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Unity will come as divided Christians pray, work together, pope says
Catholic News Service


ROME — While Christian unity will be a gift from God, it won't drop miraculously from the sky but will be given to the followers of Christ step by step as they walk together and work together, Pope Francis said.

"To journey together is already to be making unity," the pope said Jan. 25 during an ecumenical prayer service marking the end of the Week of Prayer for Christian Unity.

With Orthodox, Eastern Orthodox, Anglican, Lutheran, Methodist and other Christian representatives present and reading some of the prayers, Pope Francis presided over the service at the Basilica of St. Paul Outside the Walls.

The service began with Pope Francis, Orthodox Metropolitan Gennadios of Italy and Anglican Archbishop David Moxon, the archbishop of Canterbury's representative in Rome, bowing in prayer before the tomb of St. Paul on the feast of his conversion.

"We have prayed at the tomb of Paul and said to one another, 'Let's pray that he will help us on this path, this path of unity and love,'" the pope said later in his homily.

"Unity will not come about as a miracle at the very end," he said. "Rather unity comes about in journeying."

"If we do not walk together, if we do not pray for one another, if we do not collaborate in the many ways that we can in this world for the people of God," the pope said, "then unity will not come about."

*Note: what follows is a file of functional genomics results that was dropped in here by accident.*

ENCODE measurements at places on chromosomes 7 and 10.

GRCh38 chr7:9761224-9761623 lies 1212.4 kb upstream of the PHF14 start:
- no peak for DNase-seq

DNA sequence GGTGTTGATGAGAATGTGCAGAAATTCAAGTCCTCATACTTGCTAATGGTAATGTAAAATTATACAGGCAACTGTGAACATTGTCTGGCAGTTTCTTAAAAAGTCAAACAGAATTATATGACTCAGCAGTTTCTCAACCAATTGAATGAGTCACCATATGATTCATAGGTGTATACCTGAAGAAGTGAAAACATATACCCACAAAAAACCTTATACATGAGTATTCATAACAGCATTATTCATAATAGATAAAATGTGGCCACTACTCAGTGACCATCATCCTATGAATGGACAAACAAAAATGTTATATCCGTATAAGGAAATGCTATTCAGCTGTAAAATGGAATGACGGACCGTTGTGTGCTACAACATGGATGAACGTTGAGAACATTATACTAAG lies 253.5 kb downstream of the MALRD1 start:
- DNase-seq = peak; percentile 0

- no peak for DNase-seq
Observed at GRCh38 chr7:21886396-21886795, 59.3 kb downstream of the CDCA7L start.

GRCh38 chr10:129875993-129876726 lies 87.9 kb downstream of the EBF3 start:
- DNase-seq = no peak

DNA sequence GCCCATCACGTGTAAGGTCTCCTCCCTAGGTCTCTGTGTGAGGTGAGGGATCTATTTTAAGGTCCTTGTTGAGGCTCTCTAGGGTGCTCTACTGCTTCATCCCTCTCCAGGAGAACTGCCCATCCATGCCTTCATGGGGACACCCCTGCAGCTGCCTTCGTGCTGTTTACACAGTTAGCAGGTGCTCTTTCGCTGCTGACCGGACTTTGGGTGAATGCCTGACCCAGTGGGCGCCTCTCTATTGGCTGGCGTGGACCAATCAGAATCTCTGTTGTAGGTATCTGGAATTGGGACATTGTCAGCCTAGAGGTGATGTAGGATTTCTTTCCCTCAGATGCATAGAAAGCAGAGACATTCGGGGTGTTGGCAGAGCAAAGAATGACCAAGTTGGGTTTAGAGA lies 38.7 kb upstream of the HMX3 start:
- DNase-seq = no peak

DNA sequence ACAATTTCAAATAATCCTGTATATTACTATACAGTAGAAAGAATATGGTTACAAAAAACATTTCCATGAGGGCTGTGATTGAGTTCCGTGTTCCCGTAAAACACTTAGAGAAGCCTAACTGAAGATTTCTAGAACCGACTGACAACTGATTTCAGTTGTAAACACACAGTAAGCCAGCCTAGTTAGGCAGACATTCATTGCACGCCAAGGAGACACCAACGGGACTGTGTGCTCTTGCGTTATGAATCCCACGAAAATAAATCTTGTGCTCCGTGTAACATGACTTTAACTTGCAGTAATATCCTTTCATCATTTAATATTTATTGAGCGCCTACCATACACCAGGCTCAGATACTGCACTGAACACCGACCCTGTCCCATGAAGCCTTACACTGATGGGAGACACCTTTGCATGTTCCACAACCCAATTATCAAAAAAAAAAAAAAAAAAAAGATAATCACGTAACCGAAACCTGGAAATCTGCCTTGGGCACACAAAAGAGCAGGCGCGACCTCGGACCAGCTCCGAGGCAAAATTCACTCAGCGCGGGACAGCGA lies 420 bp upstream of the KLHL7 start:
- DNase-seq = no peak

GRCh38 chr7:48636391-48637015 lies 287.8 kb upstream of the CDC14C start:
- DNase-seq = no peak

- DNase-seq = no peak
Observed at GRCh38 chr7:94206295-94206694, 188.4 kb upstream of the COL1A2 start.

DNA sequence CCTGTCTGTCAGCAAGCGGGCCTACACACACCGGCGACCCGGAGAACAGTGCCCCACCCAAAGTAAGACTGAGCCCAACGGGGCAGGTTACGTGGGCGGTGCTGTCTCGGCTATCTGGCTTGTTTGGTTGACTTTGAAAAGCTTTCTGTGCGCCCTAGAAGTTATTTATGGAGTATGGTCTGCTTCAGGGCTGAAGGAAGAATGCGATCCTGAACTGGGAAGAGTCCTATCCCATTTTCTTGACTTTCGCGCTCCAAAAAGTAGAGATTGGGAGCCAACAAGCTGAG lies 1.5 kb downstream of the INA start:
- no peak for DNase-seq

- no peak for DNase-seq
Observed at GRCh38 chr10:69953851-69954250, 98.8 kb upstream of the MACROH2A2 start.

Dialogue and collaboration are essential, he said, but unity will not be the result of human effort, "but rather of the Holy Spirit, who sees our good will."

Pope Francis, celebrating his first Christian unity week as pope, said that "two great popes, Blessed John XXIII and Blessed John Paul II," felt the urgency of Jesus' prayer that his disciples be one. They dedicated so much of their energy and teaching to ecumenism that the search for Christian unity has become "an essential dimension" of papal ministry, he said.

"We can say also that the journey of ecumenism has allowed us to come to a deeper understanding of the ministry of the successor of Peter, and we must be confident that it will continue to do so in the future," he said.

In his apostolic exhortation, "Evangelii Gaudium" ("The Joy of the Gospel"), Pope Francis wrote, "It is my duty, as the bishop of Rome, to be open to suggestions which can help make the exercise of my ministry more faithful to the meaning which Jesus Christ wished to give it and to the present needs of evangelization."

He noted how how Blessed John Paul, in his1995 encyclical on ecumenism, "Ut Unum Sint" ("That All May be One"), "asked for help in finding 'a way of exercising the primacy which, while in no way renouncing what is essential to its mission, is nonetheless open to a new situation.'" Pope Francis said, "We have made little progress in this regard."

Pope Francis told the thousands of people who filled the Basilica of St. Paul for the evening prayer service that it is unacceptable to consider "divisions in the church as something natural, inevitable," because "divisions wound Christ's body (and) they impair the witness which we are called to give to him before the world."

"We have all been damaged by these divisions," the pope said, and all share an obligation "to persevere with humility and trust" in the search for unity.

As Pope Francis was leaving the basilica, his liturgical master of ceremonies, Msgr. Guido Marini, pointed out to him the basilica's newest mosaic: a portrait of Pope Francis added in December to the series of mosaic portraits of all the popes since St. Peter.





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